Born in Newcastle-under-Lyme in Staffordshire, England, Edward Lycett began his career as a china decorator as a twelve-year-old apprentice to Copeland and Garrett, the former Spode manufactory, in Stoke-upon-Trent. At nineteen he worked in London at Thomas Battam, Sr.’s century-old china-decorating establishment.

    Lycett immigrated to New York City in 1861 as one of hundreds of ambitious Englishmen from the Staffordshire potteries in search of greater prospects and higher wages. In 1866, E. V. Haughwout and Company, a prestigious New York ceramic and glass retailer, commissioned him to paint additional pieces of the Lincoln administration’s porcelain dinner service for President Andrew Johnson.

    During the next eighteen years, Lycett would work both alone and in partnership. He and his employees worked in a variety of styles over a broad economic range. For large retailers, they decorated imported European porcelain blanks, furniture mounts, and more utilitarian articles such as bar pitchers and sink basins.

    It was common practice in the American ceramics industry in the late nineteenth century for potters to join forces with financial backers to start up a business, and it is likely that an entrepreneurial potter joined forces with Bernard Veit, a partner in the prosperous millinery goods manufacturer and importer Veit and Nelson, to establish FMCo in February 1881. The business was virtually a family affair: Veit appointed his son-in-law, Joseph Baruch, a former glove manufacturer, secretary and treasurer, and Veit’s brother and sons were among the directors.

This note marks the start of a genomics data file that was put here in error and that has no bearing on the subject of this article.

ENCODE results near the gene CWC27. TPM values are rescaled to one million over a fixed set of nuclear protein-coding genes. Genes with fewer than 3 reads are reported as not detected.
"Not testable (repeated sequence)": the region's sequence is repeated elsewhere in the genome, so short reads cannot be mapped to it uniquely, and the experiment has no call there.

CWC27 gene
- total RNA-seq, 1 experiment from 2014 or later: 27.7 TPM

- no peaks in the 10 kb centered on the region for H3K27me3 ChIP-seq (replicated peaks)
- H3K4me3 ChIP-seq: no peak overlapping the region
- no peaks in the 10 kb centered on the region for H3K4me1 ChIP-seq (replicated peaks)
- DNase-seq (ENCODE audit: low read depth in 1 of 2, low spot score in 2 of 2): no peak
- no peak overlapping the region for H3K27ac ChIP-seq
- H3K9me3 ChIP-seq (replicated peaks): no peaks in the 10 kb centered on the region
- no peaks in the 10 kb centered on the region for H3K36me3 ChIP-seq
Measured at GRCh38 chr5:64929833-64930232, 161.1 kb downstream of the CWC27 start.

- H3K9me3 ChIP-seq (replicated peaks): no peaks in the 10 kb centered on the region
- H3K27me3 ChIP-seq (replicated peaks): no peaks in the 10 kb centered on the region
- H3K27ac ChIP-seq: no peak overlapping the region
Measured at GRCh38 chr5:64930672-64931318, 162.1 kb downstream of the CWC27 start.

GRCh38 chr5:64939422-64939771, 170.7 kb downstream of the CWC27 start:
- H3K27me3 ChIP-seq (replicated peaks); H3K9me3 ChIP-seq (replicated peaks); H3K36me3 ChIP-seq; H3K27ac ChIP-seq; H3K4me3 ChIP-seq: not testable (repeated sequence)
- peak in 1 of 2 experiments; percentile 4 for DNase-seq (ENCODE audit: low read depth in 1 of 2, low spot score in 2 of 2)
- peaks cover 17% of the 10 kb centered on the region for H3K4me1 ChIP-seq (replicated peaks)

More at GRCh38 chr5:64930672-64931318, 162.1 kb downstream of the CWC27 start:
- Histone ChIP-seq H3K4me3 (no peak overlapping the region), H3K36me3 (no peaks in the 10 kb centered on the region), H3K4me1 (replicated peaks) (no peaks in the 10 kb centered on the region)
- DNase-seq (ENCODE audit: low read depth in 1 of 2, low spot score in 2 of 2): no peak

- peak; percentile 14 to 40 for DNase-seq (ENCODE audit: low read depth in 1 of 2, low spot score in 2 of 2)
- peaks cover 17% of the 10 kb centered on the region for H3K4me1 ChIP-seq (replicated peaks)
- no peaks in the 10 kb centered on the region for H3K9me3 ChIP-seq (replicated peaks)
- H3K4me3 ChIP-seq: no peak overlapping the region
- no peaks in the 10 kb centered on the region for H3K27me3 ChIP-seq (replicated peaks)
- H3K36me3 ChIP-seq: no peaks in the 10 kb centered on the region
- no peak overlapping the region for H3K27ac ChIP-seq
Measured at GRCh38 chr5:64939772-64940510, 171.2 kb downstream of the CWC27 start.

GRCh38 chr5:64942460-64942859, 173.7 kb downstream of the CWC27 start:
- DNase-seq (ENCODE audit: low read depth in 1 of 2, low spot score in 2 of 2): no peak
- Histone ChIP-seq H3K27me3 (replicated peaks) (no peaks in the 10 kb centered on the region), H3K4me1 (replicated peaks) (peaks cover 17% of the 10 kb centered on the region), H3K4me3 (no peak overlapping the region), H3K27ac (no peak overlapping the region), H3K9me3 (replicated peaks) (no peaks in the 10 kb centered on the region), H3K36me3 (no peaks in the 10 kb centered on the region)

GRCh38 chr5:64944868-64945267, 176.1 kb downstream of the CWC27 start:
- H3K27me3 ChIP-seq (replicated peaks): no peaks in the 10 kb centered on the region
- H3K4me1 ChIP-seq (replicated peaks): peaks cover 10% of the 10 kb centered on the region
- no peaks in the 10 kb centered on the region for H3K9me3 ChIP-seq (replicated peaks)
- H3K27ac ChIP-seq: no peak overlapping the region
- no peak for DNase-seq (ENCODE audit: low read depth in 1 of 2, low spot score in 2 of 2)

The firm produced ornamental, white-bodied earthenwares in their Brooklyn factory and maintained retail showrooms in lower Manhattan. Fashionable French faience ceramics and Limoges wares, both much admired at the United States Centennial Exhibition in Philadelphia in 1876, undoubtedly inspired the name of the company and served as models for the firm’s early wares.

    In 1884, FMCo underwent a dramatic transformation that attests to its ambition to succeed at art pottery production. The firm expanded its Brooklyn pottery-making facilities, moved its Manhattan showrooms to a new location, and recruited Edward Lycett, a renowned ceramic artist, as its new art director.

    Within two years of his arrival, Lycett had transformed FMCo’s artistic agenda. He experimented with techniques that enabled the firm to produce a wide range of refined ceramic bodies, and he developed bold and eclectic designs that drew inspiration from fashionable English and European wares as well as from venerated ancient, medieval, and Renaissance objects in major museum collections. More than fifty large-scale shapes of Near and Far Eastern derivation, embellished with exotic motifs in vivid enamels enriched with raised gold paste as well as jeweled and luster decoration, have been identified and became hallmarks of the firm.